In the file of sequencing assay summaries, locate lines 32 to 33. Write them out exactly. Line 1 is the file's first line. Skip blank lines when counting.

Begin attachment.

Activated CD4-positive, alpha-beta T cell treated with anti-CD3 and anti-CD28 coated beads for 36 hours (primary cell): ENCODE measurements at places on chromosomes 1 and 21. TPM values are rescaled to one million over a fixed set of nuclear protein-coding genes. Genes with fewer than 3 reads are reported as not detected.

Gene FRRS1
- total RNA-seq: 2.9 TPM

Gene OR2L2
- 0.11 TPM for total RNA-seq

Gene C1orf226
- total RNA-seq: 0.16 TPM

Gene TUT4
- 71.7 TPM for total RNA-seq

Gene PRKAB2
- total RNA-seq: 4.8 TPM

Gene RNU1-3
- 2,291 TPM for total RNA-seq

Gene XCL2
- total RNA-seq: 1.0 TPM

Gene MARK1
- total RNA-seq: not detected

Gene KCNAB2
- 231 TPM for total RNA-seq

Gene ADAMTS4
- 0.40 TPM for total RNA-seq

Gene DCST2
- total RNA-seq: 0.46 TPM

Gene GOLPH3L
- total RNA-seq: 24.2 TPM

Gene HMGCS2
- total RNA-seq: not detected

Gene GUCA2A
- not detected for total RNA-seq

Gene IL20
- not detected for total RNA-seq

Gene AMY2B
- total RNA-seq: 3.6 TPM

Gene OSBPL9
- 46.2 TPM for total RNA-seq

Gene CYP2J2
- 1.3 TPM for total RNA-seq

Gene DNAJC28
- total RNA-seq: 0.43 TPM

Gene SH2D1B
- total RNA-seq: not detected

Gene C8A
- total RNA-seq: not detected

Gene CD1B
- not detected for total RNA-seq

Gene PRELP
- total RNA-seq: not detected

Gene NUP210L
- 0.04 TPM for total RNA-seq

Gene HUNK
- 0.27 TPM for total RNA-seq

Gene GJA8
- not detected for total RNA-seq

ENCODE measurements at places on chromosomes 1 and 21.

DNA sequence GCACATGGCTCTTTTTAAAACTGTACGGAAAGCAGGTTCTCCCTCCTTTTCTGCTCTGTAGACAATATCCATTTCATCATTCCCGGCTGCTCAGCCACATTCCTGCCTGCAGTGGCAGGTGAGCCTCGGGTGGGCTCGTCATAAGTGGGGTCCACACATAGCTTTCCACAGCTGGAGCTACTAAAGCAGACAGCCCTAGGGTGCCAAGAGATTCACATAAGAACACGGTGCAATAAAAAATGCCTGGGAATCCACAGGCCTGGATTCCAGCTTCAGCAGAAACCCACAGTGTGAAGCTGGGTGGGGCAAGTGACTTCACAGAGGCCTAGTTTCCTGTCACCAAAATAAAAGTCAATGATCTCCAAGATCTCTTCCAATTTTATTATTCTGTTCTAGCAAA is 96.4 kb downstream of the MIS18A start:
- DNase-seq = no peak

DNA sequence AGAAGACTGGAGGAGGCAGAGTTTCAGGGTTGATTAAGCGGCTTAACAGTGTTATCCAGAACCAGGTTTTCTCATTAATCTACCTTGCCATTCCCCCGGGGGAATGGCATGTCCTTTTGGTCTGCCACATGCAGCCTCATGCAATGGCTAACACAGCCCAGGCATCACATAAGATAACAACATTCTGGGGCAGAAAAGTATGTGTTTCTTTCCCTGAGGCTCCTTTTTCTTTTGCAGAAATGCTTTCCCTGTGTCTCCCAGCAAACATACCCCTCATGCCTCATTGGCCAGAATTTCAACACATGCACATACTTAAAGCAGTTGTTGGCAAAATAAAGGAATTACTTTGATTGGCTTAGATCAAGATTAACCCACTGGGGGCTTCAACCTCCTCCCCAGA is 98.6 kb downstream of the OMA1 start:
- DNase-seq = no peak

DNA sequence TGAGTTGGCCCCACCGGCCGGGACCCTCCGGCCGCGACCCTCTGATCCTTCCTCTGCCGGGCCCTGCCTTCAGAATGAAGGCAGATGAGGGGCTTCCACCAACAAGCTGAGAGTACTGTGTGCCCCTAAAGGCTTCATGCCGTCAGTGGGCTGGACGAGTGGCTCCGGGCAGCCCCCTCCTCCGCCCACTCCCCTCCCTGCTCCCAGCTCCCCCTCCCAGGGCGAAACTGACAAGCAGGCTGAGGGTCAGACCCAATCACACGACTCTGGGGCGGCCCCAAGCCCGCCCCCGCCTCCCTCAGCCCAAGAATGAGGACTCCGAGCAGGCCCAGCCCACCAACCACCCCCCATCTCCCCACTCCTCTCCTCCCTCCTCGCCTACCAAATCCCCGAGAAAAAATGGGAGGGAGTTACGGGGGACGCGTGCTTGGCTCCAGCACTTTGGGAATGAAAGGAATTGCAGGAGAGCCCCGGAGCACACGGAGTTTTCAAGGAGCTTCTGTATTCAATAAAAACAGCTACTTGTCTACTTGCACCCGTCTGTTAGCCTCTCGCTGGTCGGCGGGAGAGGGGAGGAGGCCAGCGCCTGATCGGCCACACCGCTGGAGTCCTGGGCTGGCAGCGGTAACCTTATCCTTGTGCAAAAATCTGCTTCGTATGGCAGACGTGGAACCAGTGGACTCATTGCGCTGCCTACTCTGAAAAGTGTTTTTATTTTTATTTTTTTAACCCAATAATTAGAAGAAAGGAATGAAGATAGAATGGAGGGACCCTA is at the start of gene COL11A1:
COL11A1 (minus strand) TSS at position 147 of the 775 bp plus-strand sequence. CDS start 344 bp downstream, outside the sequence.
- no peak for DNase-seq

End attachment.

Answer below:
Gene AMY2B
- total RNA-seq: 3.6 TPM